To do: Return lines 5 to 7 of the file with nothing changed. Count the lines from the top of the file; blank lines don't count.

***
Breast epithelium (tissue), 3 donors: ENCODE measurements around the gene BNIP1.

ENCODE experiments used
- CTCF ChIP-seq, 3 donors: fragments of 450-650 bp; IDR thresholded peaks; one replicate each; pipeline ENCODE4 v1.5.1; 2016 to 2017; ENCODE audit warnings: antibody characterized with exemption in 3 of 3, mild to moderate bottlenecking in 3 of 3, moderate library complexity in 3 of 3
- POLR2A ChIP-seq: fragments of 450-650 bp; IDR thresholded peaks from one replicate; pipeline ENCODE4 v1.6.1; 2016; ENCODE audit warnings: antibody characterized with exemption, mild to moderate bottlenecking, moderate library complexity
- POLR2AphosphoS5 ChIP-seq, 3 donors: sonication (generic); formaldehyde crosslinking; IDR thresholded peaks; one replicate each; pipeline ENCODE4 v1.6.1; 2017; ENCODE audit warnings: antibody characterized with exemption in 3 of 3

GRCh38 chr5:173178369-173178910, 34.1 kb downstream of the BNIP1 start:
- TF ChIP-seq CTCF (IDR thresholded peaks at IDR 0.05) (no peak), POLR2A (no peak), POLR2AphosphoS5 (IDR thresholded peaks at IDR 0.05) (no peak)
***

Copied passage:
- POLR2AphosphoS5 ChIP-seq, 3 donors: sonication (generic); formaldehyde crosslinking; IDR thresholded peaks; one replicate each; pipeline ENCODE4 v1.6.1; 2017; ENCODE audit warnings: antibody characterized with exemption in 3 of 3

GRCh38 chr5:173178369-173178910, 34.1 kb downstream of the BNIP1 start:
- TF ChIP-seq CTCF (IDR thresholded peaks at IDR 0.05) (no peak), POLR2A (no peak), POLR2AphosphoS5 (IDR thresholded peaks at IDR 0.05) (no peak)